So while no two El Niños are the same, this one in 1998 had quite an effect on global temperatures, calling them “unprecedented”.No Anthony. What was said to be unprecedented was the warmth in the Indian Ocean. The El Nino was in the Pacific Ocean.
Long term trends
Anthony is so biased. If a news item does mention AGW then it's wrong, if it doesn't it's terrific. He praised the press release from January 1999 saying:
In fact, in the press release about 1998, they make no attribution to “climate change” at all. The phrase “Longer-term climate change”, “climate change”, or even any close variation does not appear in the 1999 press release document.
Global temperatures in 1998 were the warmest in the past 119 years, since reliable instrument records began, since reliable instrument records began, the Commerce Department's National Oceanic and Atmospheric Administration announced today. The previous record high surface temperature was set last 1997. The global mean temperature in 1998 was 1.20 °F (0.66°C) above the long-term average value of 56.9°F (13.8°C). This was the 20th consecutive year with an annual global mean surface temperature exceeding the long-term average.
The above time series shows the combined global land and ocean temperature anomalies from 1880 to 1998 with respect to an 1880-1997 base period. The largest anomaly occurred in 1998, making it the warmest year since widespread instrument records began in the late Nineteenth Century. The second warmest year was 1997, and seven of the ten warmest years have occurred in the 1990s.
The strongest El Nino?
It seems odd that they’d place the slightly smaller 1998 El Niño event as the cause of record breaking temperatures, but then try to dilute it when an even bigger event comes along in 2015.
Greenhouse warming is personal
Anthony Watts is taking the US weather personally. Whether that's because what's happening is in stark contrast to his view of the world, or whether he sees the writing on the wall that spells doom and gloom for his climate conspiracy blog, I'm not in a position to say. Probably a bit of both. He's clearly sinking into a deluded state of denial and wants to drag down as many of the deluded with him as he can.
From the WUWT comments
The dim deniers at WUWT include those who follow Anthony Watts' false allegations of fraud, those who, like Anthony Watts, deny the greenhouse effect, and those who think we are about to enter an ice age - despite the fact that there hasn't been a "coldest year on record" since the early twentieth century. The mods are asleep, because a few comments querying Anthony's article slipped through the WUWT net:
Tom Halla might or might not have understood a word that was written but had this to say:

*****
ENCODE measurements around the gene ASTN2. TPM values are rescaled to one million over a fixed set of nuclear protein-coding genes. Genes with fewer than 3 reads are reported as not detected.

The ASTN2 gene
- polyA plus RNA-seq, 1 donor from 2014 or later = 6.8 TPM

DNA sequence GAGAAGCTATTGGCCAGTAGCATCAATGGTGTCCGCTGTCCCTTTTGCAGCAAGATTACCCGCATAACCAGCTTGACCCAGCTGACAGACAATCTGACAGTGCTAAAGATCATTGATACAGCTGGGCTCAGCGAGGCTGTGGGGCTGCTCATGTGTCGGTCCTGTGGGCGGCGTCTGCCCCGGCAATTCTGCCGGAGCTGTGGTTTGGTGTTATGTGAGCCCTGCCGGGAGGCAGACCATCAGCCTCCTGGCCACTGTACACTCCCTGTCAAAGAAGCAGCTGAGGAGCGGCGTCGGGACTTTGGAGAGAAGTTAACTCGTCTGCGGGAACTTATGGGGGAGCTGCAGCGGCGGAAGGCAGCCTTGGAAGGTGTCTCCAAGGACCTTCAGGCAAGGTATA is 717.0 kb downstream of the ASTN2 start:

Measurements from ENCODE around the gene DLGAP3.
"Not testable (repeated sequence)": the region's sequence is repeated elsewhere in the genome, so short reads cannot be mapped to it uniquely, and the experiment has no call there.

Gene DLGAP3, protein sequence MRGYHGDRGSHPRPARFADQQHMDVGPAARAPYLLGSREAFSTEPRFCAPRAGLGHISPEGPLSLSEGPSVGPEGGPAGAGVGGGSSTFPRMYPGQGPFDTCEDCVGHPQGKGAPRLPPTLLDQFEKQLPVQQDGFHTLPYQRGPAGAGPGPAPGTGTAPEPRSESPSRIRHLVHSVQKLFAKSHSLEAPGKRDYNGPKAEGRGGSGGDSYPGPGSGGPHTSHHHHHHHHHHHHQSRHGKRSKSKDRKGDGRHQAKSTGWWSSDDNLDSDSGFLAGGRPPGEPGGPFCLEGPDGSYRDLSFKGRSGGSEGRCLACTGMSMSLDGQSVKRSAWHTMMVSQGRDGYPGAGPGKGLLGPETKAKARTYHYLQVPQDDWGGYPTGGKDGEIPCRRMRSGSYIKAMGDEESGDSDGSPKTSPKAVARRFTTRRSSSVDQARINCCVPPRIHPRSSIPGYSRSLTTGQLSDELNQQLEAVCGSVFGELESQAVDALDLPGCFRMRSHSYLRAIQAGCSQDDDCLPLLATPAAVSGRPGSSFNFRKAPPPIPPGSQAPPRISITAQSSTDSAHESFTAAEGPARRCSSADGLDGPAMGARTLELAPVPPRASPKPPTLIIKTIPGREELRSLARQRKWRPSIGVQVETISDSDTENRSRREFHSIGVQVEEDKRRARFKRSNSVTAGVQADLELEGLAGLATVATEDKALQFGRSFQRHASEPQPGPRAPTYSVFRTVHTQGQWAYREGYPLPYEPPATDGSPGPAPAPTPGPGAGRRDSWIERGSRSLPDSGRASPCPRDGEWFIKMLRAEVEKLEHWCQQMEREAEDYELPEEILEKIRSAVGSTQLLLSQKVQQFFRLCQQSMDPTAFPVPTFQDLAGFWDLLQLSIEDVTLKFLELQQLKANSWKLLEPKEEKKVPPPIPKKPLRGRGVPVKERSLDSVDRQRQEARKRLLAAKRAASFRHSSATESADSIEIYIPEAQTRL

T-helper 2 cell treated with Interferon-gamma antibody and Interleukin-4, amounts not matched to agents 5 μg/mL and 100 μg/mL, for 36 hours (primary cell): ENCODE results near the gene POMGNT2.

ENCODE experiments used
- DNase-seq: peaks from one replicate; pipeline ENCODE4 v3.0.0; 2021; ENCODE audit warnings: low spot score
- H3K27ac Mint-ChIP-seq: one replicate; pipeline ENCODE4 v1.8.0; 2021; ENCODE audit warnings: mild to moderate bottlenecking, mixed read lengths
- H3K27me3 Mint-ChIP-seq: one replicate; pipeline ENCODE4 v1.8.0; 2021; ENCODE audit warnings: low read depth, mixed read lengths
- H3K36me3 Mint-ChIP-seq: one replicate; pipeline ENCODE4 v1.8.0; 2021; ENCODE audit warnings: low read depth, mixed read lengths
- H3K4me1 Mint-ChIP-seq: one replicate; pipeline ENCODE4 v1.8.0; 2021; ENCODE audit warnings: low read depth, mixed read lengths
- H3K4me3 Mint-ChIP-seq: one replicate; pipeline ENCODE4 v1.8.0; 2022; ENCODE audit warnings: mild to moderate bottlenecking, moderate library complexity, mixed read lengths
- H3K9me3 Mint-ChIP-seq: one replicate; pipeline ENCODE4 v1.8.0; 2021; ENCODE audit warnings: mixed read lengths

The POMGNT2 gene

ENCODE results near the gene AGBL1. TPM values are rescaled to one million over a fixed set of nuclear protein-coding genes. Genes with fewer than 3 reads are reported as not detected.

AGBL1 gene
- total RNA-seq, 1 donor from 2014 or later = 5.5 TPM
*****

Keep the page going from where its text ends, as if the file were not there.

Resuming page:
March 18, 2016 at 12:55 pm
Robert doesn't understand what the "37%" related to - and he got "this agency" and the percentage wrong. NOAA was apportioning probabilities (out of 100%) over the then hottest years and showed that it was most likely that 2014 was the hottest. It was not saying that there was only 37% chance that 2014 was the hottest year.
March 18, 2016 at 1:18 pm
I do not believe and will not believe anything this agency make up anymore ,they have shown too many times to be very loose with the truth .
Wasn’t it 2014 warmest evvvva with 37 percent confidence level what a joke .
Out of 100%, NOAA estimated that 2014 was most probably the hottest year on record to that date. It was 48% in favour of 2014 as the hottest, only 18% in favour of the next hottest 2010, and only 13% in favour of 2005 being the hottest (see here).
Many of the comments were of this calibre and type, from Resourceguy, who wrote:
March 18, 2016 at 1:30 pm
Graduates of the Kool Aid policy boot camp, along with EPA
Wagen picked up on Anthony's newfound greenhouse effect denial and wrote:
March 18, 2016 at 2:43 pm
So, are you going the bob tisdale argument? Yes, we get warmer, but has nothing to with CO2, it’ only El Ninos? Really?
There was more than one person who pointed out that the NOAA attributed warming to both El Nino and the long term trend. For example, matthewrmarler wrote:
March 18, 2016 at 3:43 pm
Without the warming since the end of WWII, would the 1997-1998 and 2015-2016 El Ninos have pushed the temperatures above the ca. 1944 local maximum? From the graphs, the NOAA summary that BOTH the global warming AND the 2015-2016 El Nino produced the recent (local?) maximum is quite reasonable.
Windchaser did the same:
March 18, 2016 at 1:51 pm
Global warming provides the underlying trend that’s boosting temperatures. But El Nino / La Nina is the biggest source of year-to-year variability in temperature.
Most record hot years are El Nino years for that reason. But they keep getting hotter and hotter, because of global warming. Overall, a pretty simple concept.
So what NOAA said is true: El Nino is not solely responsible for the record warming. But it played a role.
I don't know if 601nan is referring to Anthony's article, or if he or she is in denial. The capitalisation suggests the latter:
March 18, 2016 at 5:42 pm
Bull Shit is one thing.
But this is even worst than Bull Shit!
Chad Jessup has a foolish incomprehensible thought:
March 18, 2016 at 6:03 pm
The CAGW proponents are proud of their CO2/temperature statistical correlations; however, when Mother Nature jumps into the picture, their agenda certainly prevails causing the math to fly out the window.
Pamela Gray has rocks in her head and thinks an ice age is comething.
March 18, 2016 at 6:21 pm
At the height of net discharge, we would continue to see El Nino’s predominate. However, net discharge is a sign of oceanic depletion. While normal, it is not a good thing for continued prosperity. Eventually the oceans will discharge to the point that there is no more to give, skies will clear, winds pick up, and we get very very cold.
References and further reading
Beyond record hot, February was 'astronomical' and 'strange' - article by Seth Borenstein for Associated Press.
Marcia, Marcia, Marcia - article by Jake Crouch at NOAA
National Overview - February 2016 - NOAA, March 2016
1998 Warmest Year on Record, NOAA Announces - NOAA press release 11 January 1999
Global Analysis - Annual 1998 - NOAA, January 1999
Tom Ross, Neal Lott, Sam McCown, Duncan Quinn (2008) "The El Nino Winter of '97-'98". National Climatic Data Center Technical Report No. 98-02 (pdf here)
From the HotWhopper archives